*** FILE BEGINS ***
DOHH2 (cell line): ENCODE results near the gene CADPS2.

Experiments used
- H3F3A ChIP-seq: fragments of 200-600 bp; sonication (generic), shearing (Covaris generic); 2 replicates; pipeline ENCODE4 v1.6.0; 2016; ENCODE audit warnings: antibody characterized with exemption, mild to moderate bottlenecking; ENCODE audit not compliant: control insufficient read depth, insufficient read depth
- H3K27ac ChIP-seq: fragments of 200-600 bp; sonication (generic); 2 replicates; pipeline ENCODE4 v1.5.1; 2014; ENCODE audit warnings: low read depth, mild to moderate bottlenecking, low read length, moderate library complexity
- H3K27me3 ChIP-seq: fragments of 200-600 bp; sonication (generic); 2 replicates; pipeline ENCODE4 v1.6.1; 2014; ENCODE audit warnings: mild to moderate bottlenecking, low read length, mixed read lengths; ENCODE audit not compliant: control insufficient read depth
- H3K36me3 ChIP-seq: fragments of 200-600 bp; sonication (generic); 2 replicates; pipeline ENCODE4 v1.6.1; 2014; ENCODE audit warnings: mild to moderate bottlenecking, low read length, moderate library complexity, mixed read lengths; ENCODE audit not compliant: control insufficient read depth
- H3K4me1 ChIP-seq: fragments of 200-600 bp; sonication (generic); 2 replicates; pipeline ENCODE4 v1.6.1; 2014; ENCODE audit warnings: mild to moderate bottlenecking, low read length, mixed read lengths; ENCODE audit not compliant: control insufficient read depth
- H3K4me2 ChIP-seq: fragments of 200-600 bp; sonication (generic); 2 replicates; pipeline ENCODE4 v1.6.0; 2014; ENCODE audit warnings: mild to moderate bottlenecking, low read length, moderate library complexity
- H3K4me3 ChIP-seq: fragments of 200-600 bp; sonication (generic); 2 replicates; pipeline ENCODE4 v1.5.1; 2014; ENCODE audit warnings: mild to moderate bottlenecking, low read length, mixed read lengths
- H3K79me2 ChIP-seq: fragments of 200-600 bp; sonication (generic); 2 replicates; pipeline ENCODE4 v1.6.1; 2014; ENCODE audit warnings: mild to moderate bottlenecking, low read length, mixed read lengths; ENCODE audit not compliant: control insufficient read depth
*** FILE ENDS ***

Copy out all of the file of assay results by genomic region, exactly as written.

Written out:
DOHH2 (cell line): ENCODE results near the gene CADPS2.

Experiments used
- H3F3A ChIP-seq: fragments of 200-600 bp; sonication (generic), shearing (Covaris generic); 2 replicates; pipeline ENCODE4 v1.6.0; 2016; ENCODE audit warnings: antibody characterized with exemption, mild to moderate bottlenecking; ENCODE audit not compliant: control insufficient read depth, insufficient read depth
- H3K27ac ChIP-seq: fragments of 200-600 bp; sonication (generic); 2 replicates; pipeline ENCODE4 v1.5.1; 2014; ENCODE audit warnings: low read depth, mild to moderate bottlenecking, low read length, moderate library complexity
- H3K27me3 ChIP-seq: fragments of 200-600 bp; sonication (generic); 2 replicates; pipeline ENCODE4 v1.6.1; 2014; ENCODE audit warnings: mild to moderate bottlenecking, low read length, mixed read lengths; ENCODE audit not compliant: control insufficient read depth
- H3K36me3 ChIP-seq: fragments of 200-600 bp; sonication (generic); 2 replicates; pipeline ENCODE4 v1.6.1; 2014; ENCODE audit warnings: mild to moderate bottlenecking, low read length, moderate library complexity, mixed read lengths; ENCODE audit not compliant: control insufficient read depth
- H3K4me1 ChIP-seq: fragments of 200-600 bp; sonication (generic); 2 replicates; pipeline ENCODE4 v1.6.1; 2014; ENCODE audit warnings: mild to moderate bottlenecking, low read length, mixed read lengths; ENCODE audit not compliant: control insufficient read depth
- H3K4me2 ChIP-seq: fragments of 200-600 bp; sonication (generic); 2 replicates; pipeline ENCODE4 v1.6.0; 2014; ENCODE audit warnings: mild to moderate bottlenecking, low read length, moderate library complexity
- H3K4me3 ChIP-seq: fragments of 200-600 bp; sonication (generic); 2 replicates; pipeline ENCODE4 v1.5.1; 2014; ENCODE audit warnings: mild to moderate bottlenecking, low read length, mixed read lengths
- H3K79me2 ChIP-seq: fragments of 200-600 bp; sonication (generic); 2 replicates; pipeline ENCODE4 v1.6.1; 2014; ENCODE audit warnings: mild to moderate bottlenecking, low read length, mixed read lengths; ENCODE audit not compliant: control insufficient read depth